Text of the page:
"Greece wounds me"
by Keith Taylor
Ann Arborite Natalie Bakopoulos has done some wonderfully unexpected things in her debut novel, The Green Shore. In addition to the textured family drama we might expect in a first novel, she has taken on much larger themes of history and politics, the kinds American novelists often avoid or treat with a boring lack of subtlety. Bakopoulos has handled these larger issues gracefully, without ever once sacrificing the forward movement of her intriguing story.
That story mostly takes place in Greece during the reign of "The Colonels," the infamous right-wing junta that oppressed its country from 1967 to 1974. Eleni, a doctor and the widowed mother of three, watches as her children come of age during that difficult period, as they figure out how to navigate a personal space that is controlled by the presence of the dictators. Her youngest daughter, Anna, is the one most shaped by her moment in history. After being humiliated by petty police officers, she understands the pervasiveness of the fear--"The simple awareness of the dictators stealthily altered both public and private space, and every so often, it jutted out like this: a frightening lump, a jagged edge, an eerie, alarming wail." The eldest daughter, Sophie, flees to Paris, but even there, she understands what the great Nobel-winning Greek poet, George Seferis, meant when he wrote, "Wherever I travel Greece wounds me."
All that makes the novel sound unrelentingly somber, and it's not. The family that Bakopoulos creates is smart and engaged in their time, but they are also very real people involved in the loves, disappointments, and laughter that surround us all. And then they also have their uncle, Mihalis, one of the most engaging characters I've come across in any recent novel. Mihalis is a poet, part philosopher and part clown. His family, including his wife, have no expectation that he would actually make a living; he is, after all, a poet! He shifts between disappearing into silent despondency, walking through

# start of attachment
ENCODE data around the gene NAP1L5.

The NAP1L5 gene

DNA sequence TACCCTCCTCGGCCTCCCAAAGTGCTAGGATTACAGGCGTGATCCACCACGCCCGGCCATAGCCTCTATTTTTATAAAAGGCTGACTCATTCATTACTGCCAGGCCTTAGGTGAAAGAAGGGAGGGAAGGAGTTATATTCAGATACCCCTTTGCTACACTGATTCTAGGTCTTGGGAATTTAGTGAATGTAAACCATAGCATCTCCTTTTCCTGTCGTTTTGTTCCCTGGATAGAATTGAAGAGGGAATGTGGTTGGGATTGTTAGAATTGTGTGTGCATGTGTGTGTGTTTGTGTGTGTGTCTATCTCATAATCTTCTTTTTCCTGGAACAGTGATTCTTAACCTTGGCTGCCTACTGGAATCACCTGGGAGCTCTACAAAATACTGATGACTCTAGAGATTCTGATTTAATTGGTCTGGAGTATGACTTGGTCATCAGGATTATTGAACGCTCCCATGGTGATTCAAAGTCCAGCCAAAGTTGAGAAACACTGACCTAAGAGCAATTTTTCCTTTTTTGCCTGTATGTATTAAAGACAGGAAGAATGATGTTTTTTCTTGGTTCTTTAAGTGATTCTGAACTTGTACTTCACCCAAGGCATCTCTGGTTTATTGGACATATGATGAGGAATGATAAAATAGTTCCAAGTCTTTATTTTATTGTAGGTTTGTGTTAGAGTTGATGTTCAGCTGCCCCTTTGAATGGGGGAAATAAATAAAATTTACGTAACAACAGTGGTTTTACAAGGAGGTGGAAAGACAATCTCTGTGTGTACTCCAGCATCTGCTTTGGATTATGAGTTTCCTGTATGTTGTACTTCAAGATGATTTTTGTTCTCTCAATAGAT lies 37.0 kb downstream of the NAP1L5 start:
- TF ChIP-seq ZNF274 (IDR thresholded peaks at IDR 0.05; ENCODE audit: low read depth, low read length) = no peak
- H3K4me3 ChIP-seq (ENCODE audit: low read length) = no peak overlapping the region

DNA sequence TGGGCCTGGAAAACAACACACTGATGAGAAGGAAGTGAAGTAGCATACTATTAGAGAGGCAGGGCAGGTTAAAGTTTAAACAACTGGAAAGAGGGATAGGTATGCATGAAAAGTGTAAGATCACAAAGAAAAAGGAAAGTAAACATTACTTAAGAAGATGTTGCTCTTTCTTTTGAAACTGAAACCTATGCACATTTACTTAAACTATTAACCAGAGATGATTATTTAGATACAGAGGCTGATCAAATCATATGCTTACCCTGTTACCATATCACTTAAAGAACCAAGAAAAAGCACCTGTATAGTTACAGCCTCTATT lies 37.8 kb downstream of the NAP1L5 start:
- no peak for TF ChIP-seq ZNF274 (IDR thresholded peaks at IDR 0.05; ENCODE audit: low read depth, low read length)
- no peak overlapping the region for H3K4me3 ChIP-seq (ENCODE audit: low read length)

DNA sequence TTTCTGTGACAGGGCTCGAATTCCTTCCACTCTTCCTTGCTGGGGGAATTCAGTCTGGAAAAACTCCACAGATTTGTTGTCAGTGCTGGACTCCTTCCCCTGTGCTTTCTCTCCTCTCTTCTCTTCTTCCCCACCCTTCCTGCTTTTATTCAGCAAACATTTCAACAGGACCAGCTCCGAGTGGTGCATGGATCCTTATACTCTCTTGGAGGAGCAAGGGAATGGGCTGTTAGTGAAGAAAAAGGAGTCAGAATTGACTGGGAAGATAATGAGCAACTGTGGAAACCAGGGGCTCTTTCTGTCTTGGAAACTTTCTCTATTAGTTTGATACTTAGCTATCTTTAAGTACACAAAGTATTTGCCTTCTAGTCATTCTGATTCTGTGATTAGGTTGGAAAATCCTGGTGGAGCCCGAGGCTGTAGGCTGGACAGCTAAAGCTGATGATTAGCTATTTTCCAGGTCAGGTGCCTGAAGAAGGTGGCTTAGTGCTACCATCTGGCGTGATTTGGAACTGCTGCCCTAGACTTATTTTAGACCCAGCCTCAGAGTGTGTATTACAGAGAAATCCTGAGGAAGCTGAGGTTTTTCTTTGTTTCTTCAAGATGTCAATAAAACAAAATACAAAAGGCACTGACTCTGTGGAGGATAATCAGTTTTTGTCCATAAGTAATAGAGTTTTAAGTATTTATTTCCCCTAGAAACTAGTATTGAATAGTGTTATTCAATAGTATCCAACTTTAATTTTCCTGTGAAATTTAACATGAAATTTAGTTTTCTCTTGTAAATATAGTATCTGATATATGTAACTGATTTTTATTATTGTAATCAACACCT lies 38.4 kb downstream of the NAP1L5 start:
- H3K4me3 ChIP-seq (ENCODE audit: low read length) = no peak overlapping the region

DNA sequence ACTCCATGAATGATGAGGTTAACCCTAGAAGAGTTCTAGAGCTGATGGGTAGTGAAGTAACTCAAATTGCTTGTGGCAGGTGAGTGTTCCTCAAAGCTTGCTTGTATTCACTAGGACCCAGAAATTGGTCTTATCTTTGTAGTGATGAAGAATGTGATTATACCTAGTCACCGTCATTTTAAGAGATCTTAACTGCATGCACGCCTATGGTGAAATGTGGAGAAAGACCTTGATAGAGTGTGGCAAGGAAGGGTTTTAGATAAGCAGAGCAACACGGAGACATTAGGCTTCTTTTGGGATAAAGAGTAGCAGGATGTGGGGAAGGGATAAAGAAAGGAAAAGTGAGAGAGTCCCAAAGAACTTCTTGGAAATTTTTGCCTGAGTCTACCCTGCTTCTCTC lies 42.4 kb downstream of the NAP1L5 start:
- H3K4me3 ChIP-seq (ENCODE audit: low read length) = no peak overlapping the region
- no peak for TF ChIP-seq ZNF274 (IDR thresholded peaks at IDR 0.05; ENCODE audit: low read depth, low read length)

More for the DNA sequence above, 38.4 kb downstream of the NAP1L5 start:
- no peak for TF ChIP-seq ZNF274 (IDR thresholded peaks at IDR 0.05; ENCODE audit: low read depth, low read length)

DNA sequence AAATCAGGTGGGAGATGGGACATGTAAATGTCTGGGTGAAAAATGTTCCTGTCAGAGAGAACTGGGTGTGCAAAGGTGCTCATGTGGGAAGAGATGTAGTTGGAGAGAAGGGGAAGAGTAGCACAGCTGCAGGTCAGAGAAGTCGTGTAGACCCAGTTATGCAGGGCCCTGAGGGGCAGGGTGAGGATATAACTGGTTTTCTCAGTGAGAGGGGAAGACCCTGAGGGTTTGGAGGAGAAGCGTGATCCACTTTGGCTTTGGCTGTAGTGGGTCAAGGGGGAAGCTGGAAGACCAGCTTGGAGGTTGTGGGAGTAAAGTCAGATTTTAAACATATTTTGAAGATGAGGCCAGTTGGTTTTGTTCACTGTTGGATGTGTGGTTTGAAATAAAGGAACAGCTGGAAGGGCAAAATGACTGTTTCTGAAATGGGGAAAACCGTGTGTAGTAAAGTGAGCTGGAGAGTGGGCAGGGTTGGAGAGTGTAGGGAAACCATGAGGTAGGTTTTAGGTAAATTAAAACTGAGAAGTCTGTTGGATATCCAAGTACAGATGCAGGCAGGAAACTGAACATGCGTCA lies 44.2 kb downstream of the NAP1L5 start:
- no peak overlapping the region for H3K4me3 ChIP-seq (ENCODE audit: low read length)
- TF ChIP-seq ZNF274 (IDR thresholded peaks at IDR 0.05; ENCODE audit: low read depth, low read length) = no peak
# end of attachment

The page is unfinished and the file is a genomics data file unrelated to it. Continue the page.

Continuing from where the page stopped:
the streets of Athens to talk with his friends in various cafes, and shouting "Resist" in public parks. The regime can ignore him or imprison him, and they do both.
Bakopoulos uses the historical moment to keep the pace of her novel clipping along through the seven years of the dictatorship, but she is particularly good near the end, when she writes about the military assault on the Polytechnical University. This is a famous moment in recent Greek history, where the students put their bodies in front of the tanks, but it is little remembered elsewhere in the world: "For years they had tolerated this, and then, suddenly, it was no longer tolerable. It was that simple. A switch thrown." It was November 17, 1973, the beginning of the end of the junta, and the return to life for Eleni, her children and her brother, the poet.
Natalie Bakopoulos reads from and discusses The Green Shore at Nicola's on June 5.
[Originally published in June, 2012.]